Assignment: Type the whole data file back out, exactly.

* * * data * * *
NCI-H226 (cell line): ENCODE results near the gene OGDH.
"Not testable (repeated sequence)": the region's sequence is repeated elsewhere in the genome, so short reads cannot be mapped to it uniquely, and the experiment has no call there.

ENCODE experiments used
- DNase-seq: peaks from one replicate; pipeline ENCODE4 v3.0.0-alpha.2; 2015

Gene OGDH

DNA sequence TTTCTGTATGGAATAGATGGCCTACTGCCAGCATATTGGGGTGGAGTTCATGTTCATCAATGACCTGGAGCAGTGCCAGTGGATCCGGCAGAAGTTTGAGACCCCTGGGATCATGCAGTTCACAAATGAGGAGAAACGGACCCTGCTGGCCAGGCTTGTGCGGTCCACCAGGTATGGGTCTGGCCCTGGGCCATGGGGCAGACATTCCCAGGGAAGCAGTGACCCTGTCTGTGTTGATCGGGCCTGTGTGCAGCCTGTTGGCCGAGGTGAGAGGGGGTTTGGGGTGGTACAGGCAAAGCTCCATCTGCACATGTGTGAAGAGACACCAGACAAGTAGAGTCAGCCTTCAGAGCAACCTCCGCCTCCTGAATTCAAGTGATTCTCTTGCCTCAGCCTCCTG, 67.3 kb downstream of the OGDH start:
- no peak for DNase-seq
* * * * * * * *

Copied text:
NCI-H226 (cell line): ENCODE results near the gene OGDH.
"Not testable (repeated sequence)": the region's sequence is repeated elsewhere in the genome, so short reads cannot be mapped to it uniquely, and the experiment has no call there.

ENCODE experiments used
- DNase-seq: peaks from one replicate; pipeline ENCODE4 v3.0.0-alpha.2; 2015

Gene OGDH

DNA sequence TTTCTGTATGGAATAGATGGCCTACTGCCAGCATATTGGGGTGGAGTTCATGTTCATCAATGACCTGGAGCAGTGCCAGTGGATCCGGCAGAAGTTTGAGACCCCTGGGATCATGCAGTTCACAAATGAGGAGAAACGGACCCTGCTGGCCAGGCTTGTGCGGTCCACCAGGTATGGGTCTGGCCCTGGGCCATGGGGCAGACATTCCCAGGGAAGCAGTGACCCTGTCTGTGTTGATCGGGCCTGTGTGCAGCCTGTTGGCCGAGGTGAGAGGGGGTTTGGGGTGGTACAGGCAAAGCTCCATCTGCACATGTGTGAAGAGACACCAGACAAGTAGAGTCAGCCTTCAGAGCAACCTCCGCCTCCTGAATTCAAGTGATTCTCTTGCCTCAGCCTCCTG, 67.3 kb downstream of the OGDH start:
- no peak for DNase-seq